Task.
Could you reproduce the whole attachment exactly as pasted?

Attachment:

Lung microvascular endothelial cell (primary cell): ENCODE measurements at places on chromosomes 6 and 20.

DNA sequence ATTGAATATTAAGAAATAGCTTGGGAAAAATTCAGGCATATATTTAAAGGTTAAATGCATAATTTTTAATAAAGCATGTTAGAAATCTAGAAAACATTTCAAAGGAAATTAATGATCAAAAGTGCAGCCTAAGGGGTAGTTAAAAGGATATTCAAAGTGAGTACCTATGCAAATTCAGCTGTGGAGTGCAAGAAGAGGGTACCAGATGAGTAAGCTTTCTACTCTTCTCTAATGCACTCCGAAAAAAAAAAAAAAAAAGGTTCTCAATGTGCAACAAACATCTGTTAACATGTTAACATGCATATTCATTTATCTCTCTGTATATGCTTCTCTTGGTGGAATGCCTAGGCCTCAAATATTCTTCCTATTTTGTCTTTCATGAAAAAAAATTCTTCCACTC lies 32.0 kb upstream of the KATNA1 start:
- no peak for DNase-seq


Lung microvascular endothelial cell (primary cell): ENCODE measurements at places on chromosomes 6 and 20.

DNA sequence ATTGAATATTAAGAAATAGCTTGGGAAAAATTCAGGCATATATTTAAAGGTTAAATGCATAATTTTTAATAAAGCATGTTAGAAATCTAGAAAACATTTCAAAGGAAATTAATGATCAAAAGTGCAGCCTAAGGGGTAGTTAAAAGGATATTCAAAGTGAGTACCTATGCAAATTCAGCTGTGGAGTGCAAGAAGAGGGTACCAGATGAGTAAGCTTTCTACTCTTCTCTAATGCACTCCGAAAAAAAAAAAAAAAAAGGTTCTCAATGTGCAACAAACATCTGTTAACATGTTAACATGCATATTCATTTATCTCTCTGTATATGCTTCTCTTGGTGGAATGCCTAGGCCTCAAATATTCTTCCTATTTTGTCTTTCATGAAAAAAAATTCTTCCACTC lies 32.0 kb upstream of the KATNA1 start:
- no peak for DNase-seq